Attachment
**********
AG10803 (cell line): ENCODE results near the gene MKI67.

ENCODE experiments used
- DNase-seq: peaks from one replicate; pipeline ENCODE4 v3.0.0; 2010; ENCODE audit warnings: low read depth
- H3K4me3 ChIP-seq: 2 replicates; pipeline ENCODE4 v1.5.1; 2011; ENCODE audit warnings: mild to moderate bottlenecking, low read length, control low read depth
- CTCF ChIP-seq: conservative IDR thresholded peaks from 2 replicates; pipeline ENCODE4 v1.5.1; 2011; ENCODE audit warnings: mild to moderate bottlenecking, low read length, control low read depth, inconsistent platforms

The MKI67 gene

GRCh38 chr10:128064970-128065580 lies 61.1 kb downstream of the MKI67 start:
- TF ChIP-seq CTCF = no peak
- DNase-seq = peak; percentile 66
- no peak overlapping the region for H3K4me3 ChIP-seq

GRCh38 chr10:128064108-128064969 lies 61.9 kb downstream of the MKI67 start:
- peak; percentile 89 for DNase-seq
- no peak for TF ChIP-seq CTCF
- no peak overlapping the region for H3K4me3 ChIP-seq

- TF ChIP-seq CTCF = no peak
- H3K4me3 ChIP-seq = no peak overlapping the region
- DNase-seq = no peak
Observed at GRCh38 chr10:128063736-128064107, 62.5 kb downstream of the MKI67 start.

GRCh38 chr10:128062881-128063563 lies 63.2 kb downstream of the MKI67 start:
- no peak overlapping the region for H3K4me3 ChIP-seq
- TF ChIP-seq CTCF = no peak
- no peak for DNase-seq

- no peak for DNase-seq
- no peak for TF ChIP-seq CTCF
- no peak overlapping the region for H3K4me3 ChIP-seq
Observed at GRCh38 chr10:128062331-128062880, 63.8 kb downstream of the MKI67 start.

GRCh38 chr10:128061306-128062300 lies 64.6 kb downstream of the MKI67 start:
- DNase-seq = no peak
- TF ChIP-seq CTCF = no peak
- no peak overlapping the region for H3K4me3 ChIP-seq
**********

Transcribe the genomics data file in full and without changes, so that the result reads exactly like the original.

AG10803 (cell line): ENCODE results near the gene MKI67.

ENCODE experiments used
- DNase-seq: peaks from one replicate; pipeline ENCODE4 v3.0.0; 2010; ENCODE audit warnings: low read depth
- H3K4me3 ChIP-seq: 2 replicates; pipeline ENCODE4 v1.5.1; 2011; ENCODE audit warnings: mild to moderate bottlenecking, low read length, control low read depth
- CTCF ChIP-seq: conservative IDR thresholded peaks from 2 replicates; pipeline ENCODE4 v1.5.1; 2011; ENCODE audit warnings: mild to moderate bottlenecking, low read length, control low read depth, inconsistent platforms

The MKI67 gene

GRCh38 chr10:128064970-128065580 lies 61.1 kb downstream of the MKI67 start:
- TF ChIP-seq CTCF = no peak
- DNase-seq = peak; percentile 66
- no peak overlapping the region for H3K4me3 ChIP-seq

GRCh38 chr10:128064108-128064969 lies 61.9 kb downstream of the MKI67 start:
- peak; percentile 89 for DNase-seq
- no peak for TF ChIP-seq CTCF
- no peak overlapping the region for H3K4me3 ChIP-seq

- TF ChIP-seq CTCF = no peak
- H3K4me3 ChIP-seq = no peak overlapping the region
- DNase-seq = no peak
Observed at GRCh38 chr10:128063736-128064107, 62.5 kb downstream of the MKI67 start.

GRCh38 chr10:128062881-128063563 lies 63.2 kb downstream of the MKI67 start:
- no peak overlapping the region for H3K4me3 ChIP-seq
- TF ChIP-seq CTCF = no peak
- no peak for DNase-seq

- no peak for DNase-seq
- no peak for TF ChIP-seq CTCF
- no peak overlapping the region for H3K4me3 ChIP-seq
Observed at GRCh38 chr10:128062331-128062880, 63.8 kb downstream of the MKI67 start.

GRCh38 chr10:128061306-128062300 lies 64.6 kb downstream of the MKI67 start:
- DNase-seq = no peak
- TF ChIP-seq CTCF = no peak
- no peak overlapping the region for H3K4me3 ChIP-seq